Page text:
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Touring Ambrosians Witness Papal History

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A group from St. Ambrose stands before the Sistine Chapel.

March 2013

(Links to Quad Cities media coverage can be found below.)

Sixteen alumni, staff and friends of St. Ambrose—including the university's president—were among the faithful who experienced a profound and unforgettable moment in world history when Pope Francis I was introduced on Wednesday.

The contingent of Ambrosians were in St. Peter's Square while in the midst of an annual nine-day tour of "Ambrose's Italy" led by Rev. Robert "Bud" Grant '80, PhD, professor of theology and founder of the university's Academy for the Study of Saint Ambrose.

"I came away with an extraordinary sense that something historic had happened, and we were deeply privileged to have been there to witness it," said Sister Joan Lescinski CSJ, SAU president. "To have the first pope from the Western Hemisphere speaks volumes about the church today."

Fr. Grant cited a series of coincidences that led the group to witness the introduction of the first non-European pope since the Middle Ages.

"We usually do our alumni trip in the spring, but I thought we'd try spring break this year," he said. "We usually begin in Rome and end in Milan, but I decided to switch it around this year. We usually leave Assisi early in the morning. But this year we took an extra half-day."

And so—hours after exploring the humble beginnings of the patron saint of animals and the environment, as well as one of the church's earliest champions of the poor—the group was led in prayer by the first pope to assume the name of St. Francis.

Christa Orfitelli '98 said the touring Ambrosians found "much meaning" in that name choice, particularly after their morning in Assisi. "I think his chosen name speaks to who he is, and I find hope in that," she said.

Sr. Joan said the pope's quiet bearing was impressive.

"He had an incredibly calming and gentle presence," she said, "and I was deeply touched that, even before he gave us that first papal blessing, he led us in prayers that all of us knew: the Our Father and the Hail Mary.

"I heard multiple languages reciting the prayers and I did so in English. It gave me an incredible sense of the universality of the church, that people from every land in the world were represented in that square."

Sr. Joan had been separated from the group when plans to meet for dinner were changed in favor of venturing to the Vatican as the conclave of Cardinals was in the process of choosing a successor to Pope Benedict XVI.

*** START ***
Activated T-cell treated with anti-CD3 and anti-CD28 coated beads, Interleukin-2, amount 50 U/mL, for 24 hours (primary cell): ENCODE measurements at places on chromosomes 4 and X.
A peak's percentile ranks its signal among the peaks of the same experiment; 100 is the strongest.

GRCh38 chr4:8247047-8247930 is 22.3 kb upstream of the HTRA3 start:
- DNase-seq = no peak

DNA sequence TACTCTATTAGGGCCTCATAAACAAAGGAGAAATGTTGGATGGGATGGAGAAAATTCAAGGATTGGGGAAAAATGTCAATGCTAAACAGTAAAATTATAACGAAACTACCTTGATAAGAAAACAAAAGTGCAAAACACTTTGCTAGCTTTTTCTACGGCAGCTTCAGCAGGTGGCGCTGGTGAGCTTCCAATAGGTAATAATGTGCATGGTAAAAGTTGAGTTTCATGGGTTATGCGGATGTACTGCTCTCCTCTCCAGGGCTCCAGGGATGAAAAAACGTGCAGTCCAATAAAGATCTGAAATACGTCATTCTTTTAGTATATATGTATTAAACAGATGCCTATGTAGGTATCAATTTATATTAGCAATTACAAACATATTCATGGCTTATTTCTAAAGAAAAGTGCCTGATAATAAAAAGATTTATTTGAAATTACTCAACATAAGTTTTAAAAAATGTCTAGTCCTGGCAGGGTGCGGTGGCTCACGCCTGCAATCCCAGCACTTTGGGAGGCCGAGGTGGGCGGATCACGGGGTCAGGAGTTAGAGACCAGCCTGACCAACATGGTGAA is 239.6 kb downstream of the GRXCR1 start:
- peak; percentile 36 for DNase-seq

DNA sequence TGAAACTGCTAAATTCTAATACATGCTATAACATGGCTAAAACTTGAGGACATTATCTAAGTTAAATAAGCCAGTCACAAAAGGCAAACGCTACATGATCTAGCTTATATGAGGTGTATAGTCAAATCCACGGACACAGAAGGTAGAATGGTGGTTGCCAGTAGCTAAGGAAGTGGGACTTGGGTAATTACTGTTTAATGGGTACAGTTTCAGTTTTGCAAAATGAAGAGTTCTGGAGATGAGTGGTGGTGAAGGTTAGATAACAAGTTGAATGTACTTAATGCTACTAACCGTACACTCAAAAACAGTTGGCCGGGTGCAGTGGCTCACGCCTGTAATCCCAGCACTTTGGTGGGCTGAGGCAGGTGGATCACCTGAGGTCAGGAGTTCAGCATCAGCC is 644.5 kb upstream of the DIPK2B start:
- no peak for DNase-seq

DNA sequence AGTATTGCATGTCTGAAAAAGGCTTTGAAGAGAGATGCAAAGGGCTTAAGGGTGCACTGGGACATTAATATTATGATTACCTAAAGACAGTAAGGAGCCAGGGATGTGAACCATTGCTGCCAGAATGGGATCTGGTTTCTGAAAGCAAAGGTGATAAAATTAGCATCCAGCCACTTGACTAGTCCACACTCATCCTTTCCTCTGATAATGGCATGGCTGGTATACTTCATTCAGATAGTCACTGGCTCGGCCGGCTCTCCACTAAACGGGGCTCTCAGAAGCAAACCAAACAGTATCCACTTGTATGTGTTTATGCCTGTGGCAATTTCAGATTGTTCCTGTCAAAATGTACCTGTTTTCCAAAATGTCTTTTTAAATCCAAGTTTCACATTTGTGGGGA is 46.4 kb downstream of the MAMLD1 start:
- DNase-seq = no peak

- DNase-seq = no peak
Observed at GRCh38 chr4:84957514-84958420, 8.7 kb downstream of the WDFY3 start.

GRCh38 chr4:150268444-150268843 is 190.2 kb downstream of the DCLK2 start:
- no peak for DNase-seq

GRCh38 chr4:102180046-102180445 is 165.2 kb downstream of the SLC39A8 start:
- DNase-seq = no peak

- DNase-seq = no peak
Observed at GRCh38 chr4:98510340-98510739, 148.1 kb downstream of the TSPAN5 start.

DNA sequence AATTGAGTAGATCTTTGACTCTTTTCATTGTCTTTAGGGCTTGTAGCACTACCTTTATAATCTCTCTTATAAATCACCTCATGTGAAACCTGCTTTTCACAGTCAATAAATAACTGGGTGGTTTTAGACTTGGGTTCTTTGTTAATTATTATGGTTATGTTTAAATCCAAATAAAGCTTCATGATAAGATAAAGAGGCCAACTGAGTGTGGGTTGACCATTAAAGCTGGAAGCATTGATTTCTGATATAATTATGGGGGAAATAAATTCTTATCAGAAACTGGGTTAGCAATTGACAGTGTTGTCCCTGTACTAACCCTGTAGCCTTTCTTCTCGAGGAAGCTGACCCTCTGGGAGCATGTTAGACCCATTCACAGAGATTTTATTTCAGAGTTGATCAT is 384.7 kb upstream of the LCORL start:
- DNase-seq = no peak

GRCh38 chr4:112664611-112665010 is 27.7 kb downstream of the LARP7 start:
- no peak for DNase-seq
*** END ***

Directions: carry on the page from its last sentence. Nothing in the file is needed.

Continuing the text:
Fr. Grant also had separated from the group, but, improbably, managed to find them among the thousands of pilgrims and international media gathered in the rain in St. Peter's piazza.

While awaiting news, the American priest was interviewed by television reporters from New York and Philadelphia. Then, suddenly, telltale wisps of white smoke emerged from the six-foot chimney on the roof of the Sistine Chapel.

"We saw the smoke and the place went crazy," Fr. Grant said. "We all went crazy. We waited 45 minutes and the rain stopped and the stars came out and the Swiss Guard marched in to pledge allegiance to the new pope."

Soon after, the balcony façade on the chapel was bathed in light. "A cardinal came out and told us ‘habemus papem,' and that his name is Francis," Fr. Grant said.

When the former archbishop of Buenos Aires, Cardinal Jorge Bergoglio, stepped onto the balcony, tools from the new age of instantaneous communication offered stark contrast to the Vatican's 150-year-old tradition of signaling a pope has been chosen via smoke from a chimney. "We saw a sea of smart phones and iPad screens light up," said Fr. Grant.

As Pope Francis I began to speak, Fr. Grant said the teeming piazza became as quiet as the crypt of St. Francis had been when the priest had knelt there alone earlier that day.

"It was an emotional moment," he said. "He blessed us, the city, the church and all the men and women of good will. He spoke in the metaphor of a pilgrimage, a walk, together. Then he told us good night, good rest, and left. We hooked arms and wove our way out and then down a few side streets I know of to get out of the crowds. And then we were in the city and in shock at what we had experienced."

Ambrosians who accompanied Sr. Joan and Fr. Grant on the trip included Vice President of Advancement Jim Stangle '82, Ryan Brant '02, David and Joleen Gardner, Kathy '94 and Dimitri Papageorgiou, Gary '73 and Katherine Gansemer, Justin Heaton '10, Mary Borys '82, Paul Tournai '82 and Paul '02 and Breann '05 Thompson.

MORE LIKE THIS:Academy for Saint Ambrose, AmbroseZine, SAU in the News

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